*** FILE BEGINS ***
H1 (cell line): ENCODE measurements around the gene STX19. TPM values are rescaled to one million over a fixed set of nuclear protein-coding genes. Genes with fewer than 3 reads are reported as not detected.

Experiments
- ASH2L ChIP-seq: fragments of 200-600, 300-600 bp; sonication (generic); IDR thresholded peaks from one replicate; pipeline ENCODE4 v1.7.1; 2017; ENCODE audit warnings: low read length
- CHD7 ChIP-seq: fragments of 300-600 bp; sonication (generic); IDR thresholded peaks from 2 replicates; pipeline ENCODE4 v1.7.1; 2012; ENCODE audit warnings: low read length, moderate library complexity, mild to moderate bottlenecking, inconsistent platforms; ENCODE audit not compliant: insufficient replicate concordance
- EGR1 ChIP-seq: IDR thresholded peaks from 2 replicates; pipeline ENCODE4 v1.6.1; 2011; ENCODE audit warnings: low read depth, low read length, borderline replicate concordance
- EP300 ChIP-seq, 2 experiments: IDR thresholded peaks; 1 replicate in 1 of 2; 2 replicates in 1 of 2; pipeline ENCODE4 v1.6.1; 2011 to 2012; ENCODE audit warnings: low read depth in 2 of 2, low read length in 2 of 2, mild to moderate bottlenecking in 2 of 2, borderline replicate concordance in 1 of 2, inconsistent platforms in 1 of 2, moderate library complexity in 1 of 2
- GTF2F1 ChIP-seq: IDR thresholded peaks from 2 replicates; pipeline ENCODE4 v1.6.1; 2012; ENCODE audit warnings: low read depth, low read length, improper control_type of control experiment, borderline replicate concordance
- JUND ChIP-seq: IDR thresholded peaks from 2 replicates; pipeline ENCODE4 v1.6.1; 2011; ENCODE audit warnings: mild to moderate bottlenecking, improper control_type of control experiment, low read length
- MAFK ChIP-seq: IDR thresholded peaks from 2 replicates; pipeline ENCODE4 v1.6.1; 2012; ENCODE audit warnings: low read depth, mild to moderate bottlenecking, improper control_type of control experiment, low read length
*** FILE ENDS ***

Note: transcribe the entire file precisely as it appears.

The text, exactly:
H1 (cell line): ENCODE measurements around the gene STX19. TPM values are rescaled to one million over a fixed set of nuclear protein-coding genes. Genes with fewer than 3 reads are reported as not detected.

Experiments
- ASH2L ChIP-seq: fragments of 200-600, 300-600 bp; sonication (generic); IDR thresholded peaks from one replicate; pipeline ENCODE4 v1.7.1; 2017; ENCODE audit warnings: low read length
- CHD7 ChIP-seq: fragments of 300-600 bp; sonication (generic); IDR thresholded peaks from 2 replicates; pipeline ENCODE4 v1.7.1; 2012; ENCODE audit warnings: low read length, moderate library complexity, mild to moderate bottlenecking, inconsistent platforms; ENCODE audit not compliant: insufficient replicate concordance
- EGR1 ChIP-seq: IDR thresholded peaks from 2 replicates; pipeline ENCODE4 v1.6.1; 2011; ENCODE audit warnings: low read depth, low read length, borderline replicate concordance
- EP300 ChIP-seq, 2 experiments: IDR thresholded peaks; 1 replicate in 1 of 2; 2 replicates in 1 of 2; pipeline ENCODE4 v1.6.1; 2011 to 2012; ENCODE audit warnings: low read depth in 2 of 2, low read length in 2 of 2, mild to moderate bottlenecking in 2 of 2, borderline replicate concordance in 1 of 2, inconsistent platforms in 1 of 2, moderate library complexity in 1 of 2
- GTF2F1 ChIP-seq: IDR thresholded peaks from 2 replicates; pipeline ENCODE4 v1.6.1; 2012; ENCODE audit warnings: low read depth, low read length, improper control_type of control experiment, borderline replicate concordance
- JUND ChIP-seq: IDR thresholded peaks from 2 replicates; pipeline ENCODE4 v1.6.1; 2011; ENCODE audit warnings: mild to moderate bottlenecking, improper control_type of control experiment, low read length
- MAFK ChIP-seq: IDR thresholded peaks from 2 replicates; pipeline ENCODE4 v1.6.1; 2012; ENCODE audit warnings: low read depth, mild to moderate bottlenecking, improper control_type of control experiment, low read length